Posted in: Briefs, TSP

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Pyrotechnically Actuated Gas Generator Using Aqueous Methanol

This gas generator ensures successful inflation of a supersonic pilot ballute. NASA’s Jet Propulsion Laboratory, Pasadena, California The largest supersonic parachute ever developed is one of the test articles on the Supersonic Flight Dynamics Test (SFDT) vehicle of the Low Density Supersonic Decelerator (LDSD) project. The typical method for deploying a supersonic parachute from an entry vehicle, by firing it from a mortar, is not viable for this application due to its noncentral location on the vehicle and the associated high reaction force. Instead, the parachute is pulled off the vehicle using the Parachute Deployment Device (PDD). The PDD uses a ballute, a smaller, balloon-like, soft-good drag body that maintains positive internal pressure by ingesting air at supersonic speeds through a set of ram-air inlets. The PDD, being significantly smaller than the supersonic parachute, is deployed using a mortar.

Posted in: Briefs

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Deployable Perimeter Truss with Blade Reel Deployment Mechanism

Applications include pop-up tents, deployable deck awnings, and pop-up lawn chairs. NASA’s Jet Propulsion Laboratory, Pasadena, California Solar sail technology depends heavily on the total surface area of the sail. In other words, minimizing mass and volume of its support structure is the main objective, particularly when it comes to launch configuration, i.e. mass, volume constraints, etc. There is a need to develop a low-cost concept of a deployable support structure that can stow in the EELV Secondary Payload Adapter (ESPA) volume, and carries as much sail material as possible. This structure must then be able to deploy the sail material out, and provide the surface area needed.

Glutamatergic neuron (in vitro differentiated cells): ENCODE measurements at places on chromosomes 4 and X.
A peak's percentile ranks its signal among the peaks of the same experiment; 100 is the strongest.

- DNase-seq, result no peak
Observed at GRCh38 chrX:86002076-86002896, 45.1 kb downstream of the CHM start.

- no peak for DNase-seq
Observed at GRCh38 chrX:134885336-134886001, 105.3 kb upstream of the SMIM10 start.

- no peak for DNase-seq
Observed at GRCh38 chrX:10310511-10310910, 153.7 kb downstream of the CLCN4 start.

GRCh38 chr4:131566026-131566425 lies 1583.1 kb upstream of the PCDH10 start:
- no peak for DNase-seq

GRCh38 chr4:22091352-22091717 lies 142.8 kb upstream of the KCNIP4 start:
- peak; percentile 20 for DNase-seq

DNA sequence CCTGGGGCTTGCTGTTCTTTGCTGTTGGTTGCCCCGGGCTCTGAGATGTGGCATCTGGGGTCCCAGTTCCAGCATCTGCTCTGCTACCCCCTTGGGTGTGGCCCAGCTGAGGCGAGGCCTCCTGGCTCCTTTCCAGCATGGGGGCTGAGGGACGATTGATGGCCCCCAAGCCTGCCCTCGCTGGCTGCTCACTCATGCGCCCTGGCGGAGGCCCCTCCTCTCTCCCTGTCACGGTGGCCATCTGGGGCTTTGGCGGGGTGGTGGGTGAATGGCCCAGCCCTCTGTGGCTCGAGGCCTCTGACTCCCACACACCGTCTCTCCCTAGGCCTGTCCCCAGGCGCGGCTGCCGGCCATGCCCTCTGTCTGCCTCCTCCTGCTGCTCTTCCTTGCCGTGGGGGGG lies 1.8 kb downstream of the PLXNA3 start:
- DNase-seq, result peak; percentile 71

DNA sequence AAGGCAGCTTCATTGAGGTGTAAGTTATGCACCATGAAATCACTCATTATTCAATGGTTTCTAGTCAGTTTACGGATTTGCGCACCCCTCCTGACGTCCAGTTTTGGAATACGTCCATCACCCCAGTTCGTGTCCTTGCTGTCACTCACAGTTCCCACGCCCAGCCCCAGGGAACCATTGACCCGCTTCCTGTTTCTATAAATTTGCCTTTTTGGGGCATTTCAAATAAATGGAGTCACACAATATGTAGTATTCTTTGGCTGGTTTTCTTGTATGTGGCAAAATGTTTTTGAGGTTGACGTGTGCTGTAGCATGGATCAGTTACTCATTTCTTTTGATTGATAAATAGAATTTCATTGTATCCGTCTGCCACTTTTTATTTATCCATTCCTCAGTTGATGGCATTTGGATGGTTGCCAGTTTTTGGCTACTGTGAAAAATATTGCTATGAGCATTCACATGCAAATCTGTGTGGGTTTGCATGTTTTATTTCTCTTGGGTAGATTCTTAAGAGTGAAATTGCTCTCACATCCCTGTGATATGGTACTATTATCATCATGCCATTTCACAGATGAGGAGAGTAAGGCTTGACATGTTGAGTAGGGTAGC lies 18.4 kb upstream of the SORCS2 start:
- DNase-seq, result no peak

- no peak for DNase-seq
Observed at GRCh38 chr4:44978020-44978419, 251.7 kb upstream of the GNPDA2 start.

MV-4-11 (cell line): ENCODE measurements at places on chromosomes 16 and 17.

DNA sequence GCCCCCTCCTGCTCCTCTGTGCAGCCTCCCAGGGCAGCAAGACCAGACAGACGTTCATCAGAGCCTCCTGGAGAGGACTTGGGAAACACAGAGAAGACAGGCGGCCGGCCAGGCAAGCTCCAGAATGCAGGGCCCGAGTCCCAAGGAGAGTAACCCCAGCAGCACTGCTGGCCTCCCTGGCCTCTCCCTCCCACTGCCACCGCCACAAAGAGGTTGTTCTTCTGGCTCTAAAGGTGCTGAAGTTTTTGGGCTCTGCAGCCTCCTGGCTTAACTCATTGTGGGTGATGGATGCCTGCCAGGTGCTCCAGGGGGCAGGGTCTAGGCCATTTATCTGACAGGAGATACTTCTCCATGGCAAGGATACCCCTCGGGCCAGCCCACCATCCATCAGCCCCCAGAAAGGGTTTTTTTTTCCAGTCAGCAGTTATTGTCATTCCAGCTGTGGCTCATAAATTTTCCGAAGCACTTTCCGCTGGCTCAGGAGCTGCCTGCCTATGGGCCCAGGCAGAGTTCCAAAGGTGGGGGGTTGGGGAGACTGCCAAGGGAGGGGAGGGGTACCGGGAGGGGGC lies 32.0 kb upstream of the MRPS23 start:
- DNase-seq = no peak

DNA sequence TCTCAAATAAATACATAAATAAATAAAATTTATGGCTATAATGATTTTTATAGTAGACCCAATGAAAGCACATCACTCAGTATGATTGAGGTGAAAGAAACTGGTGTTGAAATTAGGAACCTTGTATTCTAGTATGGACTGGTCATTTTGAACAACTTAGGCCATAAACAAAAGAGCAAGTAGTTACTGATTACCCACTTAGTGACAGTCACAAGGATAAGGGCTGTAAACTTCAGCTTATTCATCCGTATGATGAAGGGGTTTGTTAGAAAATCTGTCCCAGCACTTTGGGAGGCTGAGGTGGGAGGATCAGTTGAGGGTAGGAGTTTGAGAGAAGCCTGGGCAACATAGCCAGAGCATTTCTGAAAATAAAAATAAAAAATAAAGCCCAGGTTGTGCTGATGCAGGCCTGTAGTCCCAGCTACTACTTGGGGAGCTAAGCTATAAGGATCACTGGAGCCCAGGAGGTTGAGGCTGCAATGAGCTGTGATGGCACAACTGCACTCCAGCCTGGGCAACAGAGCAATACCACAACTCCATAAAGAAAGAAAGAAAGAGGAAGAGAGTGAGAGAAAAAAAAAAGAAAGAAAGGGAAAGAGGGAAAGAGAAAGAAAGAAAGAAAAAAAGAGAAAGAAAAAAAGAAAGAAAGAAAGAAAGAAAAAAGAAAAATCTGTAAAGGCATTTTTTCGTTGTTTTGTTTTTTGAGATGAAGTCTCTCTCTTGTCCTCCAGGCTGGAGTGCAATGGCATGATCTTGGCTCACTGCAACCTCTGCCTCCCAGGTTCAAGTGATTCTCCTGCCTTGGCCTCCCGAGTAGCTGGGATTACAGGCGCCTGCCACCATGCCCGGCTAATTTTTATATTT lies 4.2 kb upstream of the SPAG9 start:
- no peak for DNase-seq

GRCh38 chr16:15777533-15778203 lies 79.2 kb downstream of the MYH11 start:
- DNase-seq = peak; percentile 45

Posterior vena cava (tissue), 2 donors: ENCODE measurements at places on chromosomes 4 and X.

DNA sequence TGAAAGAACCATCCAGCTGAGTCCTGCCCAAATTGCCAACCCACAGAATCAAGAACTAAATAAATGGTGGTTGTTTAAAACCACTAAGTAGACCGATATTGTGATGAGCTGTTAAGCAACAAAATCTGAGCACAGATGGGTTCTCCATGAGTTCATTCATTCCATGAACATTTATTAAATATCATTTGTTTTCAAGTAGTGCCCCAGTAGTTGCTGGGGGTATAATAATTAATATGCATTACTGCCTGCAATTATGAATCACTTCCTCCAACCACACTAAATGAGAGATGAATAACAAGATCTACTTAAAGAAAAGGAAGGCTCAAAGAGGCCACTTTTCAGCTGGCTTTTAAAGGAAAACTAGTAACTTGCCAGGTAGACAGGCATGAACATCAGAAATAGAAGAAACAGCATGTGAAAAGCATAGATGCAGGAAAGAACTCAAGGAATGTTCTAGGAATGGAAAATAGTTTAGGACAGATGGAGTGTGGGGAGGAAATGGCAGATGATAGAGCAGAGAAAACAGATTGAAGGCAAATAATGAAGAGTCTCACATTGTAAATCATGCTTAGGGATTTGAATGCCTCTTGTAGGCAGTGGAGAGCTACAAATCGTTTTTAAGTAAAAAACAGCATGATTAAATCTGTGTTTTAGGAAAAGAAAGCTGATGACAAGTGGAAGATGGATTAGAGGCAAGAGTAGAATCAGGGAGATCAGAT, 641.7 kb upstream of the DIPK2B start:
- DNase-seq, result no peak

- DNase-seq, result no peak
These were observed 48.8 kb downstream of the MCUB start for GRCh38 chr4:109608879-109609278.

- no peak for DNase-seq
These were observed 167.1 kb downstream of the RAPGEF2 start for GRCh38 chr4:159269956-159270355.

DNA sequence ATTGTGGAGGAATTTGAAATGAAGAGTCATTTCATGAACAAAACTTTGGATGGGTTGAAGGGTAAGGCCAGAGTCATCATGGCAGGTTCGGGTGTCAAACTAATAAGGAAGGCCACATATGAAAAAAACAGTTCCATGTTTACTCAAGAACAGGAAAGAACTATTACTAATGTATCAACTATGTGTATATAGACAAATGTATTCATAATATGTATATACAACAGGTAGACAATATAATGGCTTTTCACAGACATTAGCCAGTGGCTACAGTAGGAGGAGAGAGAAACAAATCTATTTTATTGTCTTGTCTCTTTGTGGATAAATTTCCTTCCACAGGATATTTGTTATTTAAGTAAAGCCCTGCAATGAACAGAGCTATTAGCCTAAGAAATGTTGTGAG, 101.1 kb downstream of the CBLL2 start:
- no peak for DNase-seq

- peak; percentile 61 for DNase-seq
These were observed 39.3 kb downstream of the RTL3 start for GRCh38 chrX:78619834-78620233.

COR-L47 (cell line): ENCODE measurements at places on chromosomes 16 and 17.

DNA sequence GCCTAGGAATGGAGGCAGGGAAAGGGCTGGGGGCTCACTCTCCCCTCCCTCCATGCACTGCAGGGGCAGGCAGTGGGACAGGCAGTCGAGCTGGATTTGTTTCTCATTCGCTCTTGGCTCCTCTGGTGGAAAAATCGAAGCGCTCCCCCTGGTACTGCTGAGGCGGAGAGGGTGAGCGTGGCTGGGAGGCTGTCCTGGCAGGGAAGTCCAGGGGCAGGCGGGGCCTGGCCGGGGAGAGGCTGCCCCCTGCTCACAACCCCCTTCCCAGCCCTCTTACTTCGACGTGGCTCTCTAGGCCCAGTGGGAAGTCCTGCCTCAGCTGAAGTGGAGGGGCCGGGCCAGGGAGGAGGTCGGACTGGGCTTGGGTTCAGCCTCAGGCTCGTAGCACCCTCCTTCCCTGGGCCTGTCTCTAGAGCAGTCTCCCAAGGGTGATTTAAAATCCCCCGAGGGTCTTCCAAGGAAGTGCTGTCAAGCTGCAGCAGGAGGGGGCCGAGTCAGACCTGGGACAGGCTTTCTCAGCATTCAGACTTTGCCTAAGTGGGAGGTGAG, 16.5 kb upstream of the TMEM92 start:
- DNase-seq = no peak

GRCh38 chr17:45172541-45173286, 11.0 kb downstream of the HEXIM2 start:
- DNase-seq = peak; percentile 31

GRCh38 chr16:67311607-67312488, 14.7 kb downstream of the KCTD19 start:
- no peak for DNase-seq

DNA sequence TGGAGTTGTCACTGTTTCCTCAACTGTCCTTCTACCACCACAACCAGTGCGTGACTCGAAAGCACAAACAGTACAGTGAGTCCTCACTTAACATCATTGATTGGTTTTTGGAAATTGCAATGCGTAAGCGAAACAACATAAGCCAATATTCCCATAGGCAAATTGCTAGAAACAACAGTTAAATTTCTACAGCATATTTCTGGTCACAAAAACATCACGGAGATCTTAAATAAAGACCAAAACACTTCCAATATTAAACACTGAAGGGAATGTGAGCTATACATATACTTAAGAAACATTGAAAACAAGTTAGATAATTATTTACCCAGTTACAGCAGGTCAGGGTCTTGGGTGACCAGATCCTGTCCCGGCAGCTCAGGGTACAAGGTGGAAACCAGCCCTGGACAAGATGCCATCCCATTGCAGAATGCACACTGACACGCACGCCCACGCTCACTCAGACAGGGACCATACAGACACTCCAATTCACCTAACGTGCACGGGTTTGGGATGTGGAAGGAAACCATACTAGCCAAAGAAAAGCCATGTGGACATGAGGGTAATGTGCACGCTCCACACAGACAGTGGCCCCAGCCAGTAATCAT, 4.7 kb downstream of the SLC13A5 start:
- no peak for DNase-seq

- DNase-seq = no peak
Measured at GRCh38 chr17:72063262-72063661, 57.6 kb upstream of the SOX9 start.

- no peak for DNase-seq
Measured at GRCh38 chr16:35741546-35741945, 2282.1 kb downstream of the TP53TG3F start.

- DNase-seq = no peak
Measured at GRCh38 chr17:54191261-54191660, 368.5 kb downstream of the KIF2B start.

Posted in: Briefs, TSP

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Cantera Integration with T-MATS

John H. Glenn Research Center, Cleveland, Ohio The Toolbox for the Modeling and Analysis of Thermodynamic Systems (TMATS) software package is a library of building blocks that can be assembled to represent any thermodynamic system in the Simulink® (MathWorks, Inc.) environment. These elements, along with a Newton Raphson solver (also provided as part of the T-MATS package), enable users to create models of a wide variety of systems. The updated version of T-MATS (v1.1.1) includes the integration of Cantera, an open source thermodynamic simulation tool. T-MATS was initially described in detail in LEW-19165-1, "Toolbox for Modeling and Analysis of Thermodynamic Systems (T-MATS)", Software Tech Briefs (September 2014), p. 11.

Posted in: Briefs